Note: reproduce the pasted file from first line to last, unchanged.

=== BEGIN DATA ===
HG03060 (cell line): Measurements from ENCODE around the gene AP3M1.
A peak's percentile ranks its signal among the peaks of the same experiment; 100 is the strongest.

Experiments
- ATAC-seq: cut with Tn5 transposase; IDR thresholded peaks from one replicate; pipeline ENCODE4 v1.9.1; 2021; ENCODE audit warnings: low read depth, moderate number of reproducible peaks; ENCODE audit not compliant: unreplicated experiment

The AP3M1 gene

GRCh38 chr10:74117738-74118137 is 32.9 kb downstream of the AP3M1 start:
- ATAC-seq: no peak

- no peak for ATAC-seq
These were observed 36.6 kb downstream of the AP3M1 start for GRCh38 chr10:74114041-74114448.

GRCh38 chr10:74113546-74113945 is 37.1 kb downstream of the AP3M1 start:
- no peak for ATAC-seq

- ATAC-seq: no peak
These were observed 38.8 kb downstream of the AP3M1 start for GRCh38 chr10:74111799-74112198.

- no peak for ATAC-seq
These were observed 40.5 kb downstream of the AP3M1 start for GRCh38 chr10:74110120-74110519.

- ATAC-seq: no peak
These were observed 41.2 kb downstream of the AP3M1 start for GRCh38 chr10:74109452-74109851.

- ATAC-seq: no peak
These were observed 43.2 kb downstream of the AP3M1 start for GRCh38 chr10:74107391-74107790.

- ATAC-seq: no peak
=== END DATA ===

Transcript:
HG03060 (cell line): Measurements from ENCODE around the gene AP3M1.
A peak's percentile ranks its signal among the peaks of the same experiment; 100 is the strongest.

Experiments
- ATAC-seq: cut with Tn5 transposase; IDR thresholded peaks from one replicate; pipeline ENCODE4 v1.9.1; 2021; ENCODE audit warnings: low read depth, moderate number of reproducible peaks; ENCODE audit not compliant: unreplicated experiment

The AP3M1 gene

GRCh38 chr10:74117738-74118137 is 32.9 kb downstream of the AP3M1 start:
- ATAC-seq: no peak

- no peak for ATAC-seq
These were observed 36.6 kb downstream of the AP3M1 start for GRCh38 chr10:74114041-74114448.

GRCh38 chr10:74113546-74113945 is 37.1 kb downstream of the AP3M1 start:
- no peak for ATAC-seq

- ATAC-seq: no peak
These were observed 38.8 kb downstream of the AP3M1 start for GRCh38 chr10:74111799-74112198.

- no peak for ATAC-seq
These were observed 40.5 kb downstream of the AP3M1 start for GRCh38 chr10:74110120-74110519.

- ATAC-seq: no peak
These were observed 41.2 kb downstream of the AP3M1 start for GRCh38 chr10:74109452-74109851.

- ATAC-seq: no peak
These were observed 43.2 kb downstream of the AP3M1 start for GRCh38 chr10:74107391-74107790.

- ATAC-seq: no peak